Today I’m sharing a little poetry and a guest blog post I wrote for Debbie Young on my love for Enid Blyton boarding school stories.
I’m a recent poetry convert. In the last weeks and months, I’ve been drawn to reading and writing poetry (Kathleen Raine, Yeats, Robin Robertson, Marissa Davis). Poetry writing has been a welcome and liberating change from my usual novella/novel writing. I’m also pairing my words with images and here is my latest dabbling ‘Shelter Feather’, inspired by Robert Macfarlane‘s Word of the Day tweets.
On to school stories…I was a bookish child – yes I know, hard to believe – and I especially loved boarding school stories. Debbie Young asked me to review (as an adult) one of my favourite boarding school books and consider how these stories have influenced my writing. My Favourite School Stories.
Ordinarily, Sandra’s courses are run face-to-face out of Dundee but due to the COVID-19 crisis, the course has moved online. Which is brilliant for me on the other side of the world, because now I can participate.
Each week, Sandra circulates materials on a folklore theme with prompts for creative projects. The themes to date have included water, trees and family stories.
Rather than writing novels or novellas (which is my usual comfy place), I’ve been playing with visuals and poetry.
In addition to the prompts, we have a weekly Zoom where the group discusses folklore and creativity. I’ve been blown away by the stories and creativity of my course-mates and look forward to the call each week.
It’s with an element of sadness that I announce the end of Write Through The Roof podcast.
After almost three years and 76 episodes, it’s time to do something new. But I’m really going to miss great conversations with interesting writers and having the opportunity to selfishly ask my writing heroes the questions I want to be answered.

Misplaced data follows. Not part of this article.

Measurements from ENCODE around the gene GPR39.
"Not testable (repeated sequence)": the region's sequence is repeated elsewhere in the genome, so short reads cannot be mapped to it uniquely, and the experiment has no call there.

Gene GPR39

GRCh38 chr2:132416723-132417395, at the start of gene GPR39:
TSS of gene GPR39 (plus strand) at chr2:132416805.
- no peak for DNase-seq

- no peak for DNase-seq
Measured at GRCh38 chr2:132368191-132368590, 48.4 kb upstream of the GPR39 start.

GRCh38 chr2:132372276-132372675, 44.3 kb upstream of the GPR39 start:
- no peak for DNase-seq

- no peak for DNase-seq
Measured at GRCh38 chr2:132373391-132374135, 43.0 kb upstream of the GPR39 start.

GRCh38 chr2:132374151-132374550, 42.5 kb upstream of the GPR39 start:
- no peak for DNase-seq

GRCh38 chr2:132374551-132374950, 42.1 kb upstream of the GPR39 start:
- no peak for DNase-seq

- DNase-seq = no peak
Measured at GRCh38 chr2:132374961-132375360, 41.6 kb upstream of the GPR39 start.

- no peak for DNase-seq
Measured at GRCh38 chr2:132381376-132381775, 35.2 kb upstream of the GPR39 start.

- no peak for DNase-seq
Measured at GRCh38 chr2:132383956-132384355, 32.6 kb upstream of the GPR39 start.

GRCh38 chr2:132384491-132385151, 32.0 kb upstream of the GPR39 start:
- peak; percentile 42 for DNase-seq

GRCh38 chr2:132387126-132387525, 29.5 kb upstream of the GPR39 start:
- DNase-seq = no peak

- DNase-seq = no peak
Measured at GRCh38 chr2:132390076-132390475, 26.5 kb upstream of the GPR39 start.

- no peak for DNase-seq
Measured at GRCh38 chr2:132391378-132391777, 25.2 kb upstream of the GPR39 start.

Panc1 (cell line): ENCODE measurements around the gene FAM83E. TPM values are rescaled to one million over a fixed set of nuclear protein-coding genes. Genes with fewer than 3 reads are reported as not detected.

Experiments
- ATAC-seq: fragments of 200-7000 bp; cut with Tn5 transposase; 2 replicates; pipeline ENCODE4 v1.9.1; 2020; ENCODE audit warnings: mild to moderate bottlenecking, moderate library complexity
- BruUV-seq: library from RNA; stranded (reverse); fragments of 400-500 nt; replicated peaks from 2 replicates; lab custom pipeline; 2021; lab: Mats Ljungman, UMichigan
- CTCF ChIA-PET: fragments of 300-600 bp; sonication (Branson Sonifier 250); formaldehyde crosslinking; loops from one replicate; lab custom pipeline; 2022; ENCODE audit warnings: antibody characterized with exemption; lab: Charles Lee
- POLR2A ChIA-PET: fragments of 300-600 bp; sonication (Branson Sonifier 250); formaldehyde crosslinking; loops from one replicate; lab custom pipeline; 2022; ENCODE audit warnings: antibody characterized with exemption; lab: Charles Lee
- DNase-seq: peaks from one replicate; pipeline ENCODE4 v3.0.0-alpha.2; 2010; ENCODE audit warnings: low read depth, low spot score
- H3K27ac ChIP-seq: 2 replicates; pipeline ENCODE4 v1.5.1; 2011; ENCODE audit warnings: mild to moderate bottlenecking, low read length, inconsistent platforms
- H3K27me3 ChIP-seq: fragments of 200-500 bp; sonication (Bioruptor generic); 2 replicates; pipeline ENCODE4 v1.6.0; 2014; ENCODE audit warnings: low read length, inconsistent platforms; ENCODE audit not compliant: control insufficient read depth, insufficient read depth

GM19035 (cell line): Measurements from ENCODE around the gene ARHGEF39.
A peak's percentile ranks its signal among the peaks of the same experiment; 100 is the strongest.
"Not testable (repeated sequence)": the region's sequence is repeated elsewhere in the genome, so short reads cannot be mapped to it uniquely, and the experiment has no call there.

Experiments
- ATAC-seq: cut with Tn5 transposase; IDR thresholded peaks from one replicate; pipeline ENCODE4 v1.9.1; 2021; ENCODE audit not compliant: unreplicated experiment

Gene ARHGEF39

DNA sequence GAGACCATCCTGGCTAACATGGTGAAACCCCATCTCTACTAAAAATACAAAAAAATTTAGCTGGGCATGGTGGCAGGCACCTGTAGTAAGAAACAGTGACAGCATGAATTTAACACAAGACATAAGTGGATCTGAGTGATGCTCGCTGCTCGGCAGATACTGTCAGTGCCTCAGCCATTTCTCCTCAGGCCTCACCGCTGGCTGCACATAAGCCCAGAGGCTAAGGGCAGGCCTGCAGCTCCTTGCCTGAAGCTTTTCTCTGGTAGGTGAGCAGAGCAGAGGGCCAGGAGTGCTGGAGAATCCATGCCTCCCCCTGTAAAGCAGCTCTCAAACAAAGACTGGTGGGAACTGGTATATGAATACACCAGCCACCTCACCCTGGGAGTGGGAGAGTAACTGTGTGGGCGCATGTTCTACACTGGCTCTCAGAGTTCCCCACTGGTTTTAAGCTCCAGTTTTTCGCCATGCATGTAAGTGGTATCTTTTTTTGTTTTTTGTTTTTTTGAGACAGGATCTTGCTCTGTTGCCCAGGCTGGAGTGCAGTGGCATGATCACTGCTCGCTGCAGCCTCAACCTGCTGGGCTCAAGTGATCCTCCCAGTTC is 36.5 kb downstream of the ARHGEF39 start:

So what I have learned about writing over the 76 interviews?
There is no right way to write
From meticulous spreadsheets of Oscar de Muriel to the pantsing of Rebecca Tope and everything in between, there is no right way to plot your novel.
Some write every day but many more wish they could. However, others see the definite need for rests to replenish their creative well. But discipline is the key and to finish what you start.
Take all writing advice with a pinch of salt.
Trusting yourself. You don’t have to write like other people.
Cherrypick techniques but develop your own style and process.
Do you writeevery day? I wish!
ROSALIE MORALES KEARNS
Don’t bore the reader. Don’t annoy the reader. Don’t confuse the reader.
Writers are generous and lovely people
Coffee runs in our veins
Writers like to read ‘like a fat kid at the
Thanks for the quote, Angela Slatter but all the writers I
spoke to love to read. The most popular inspiring authors were Stephen King,
Jane Austen, Neil Gaiman, Daphne du Maurier, Shirley Jackson, Angela Carter and
Most writers are life-long learners
Aside from the amazing Karen Rose Smith with 100 romance
novels under her belt and a comfortable writing process, most of the writers I
spoke with were trying something new with each book and continually trying to
perfect their process.
So all things come to an end but I’d like to thank all the writers I spoke with!
Today’s music recommendations are all about the synths. Instrumental of course, because this is music for writing.
These artists aren’t necessarily soundtrack composers (although sometimes they are) but their electronic music creates a special dark atmospheric mood.
S U R V I V E
S U R V I V E is a dark synth group from Texas and two of the members are well known for creating the ‘Stranger Things’ TV series soundtrack. Their music reminds me of 80s horror films with a touch of early Depeche Mode.
Pentagram Home Video
I know very little about this band but their music and soundtracks create a sombre yet eerie backdrop for my writing.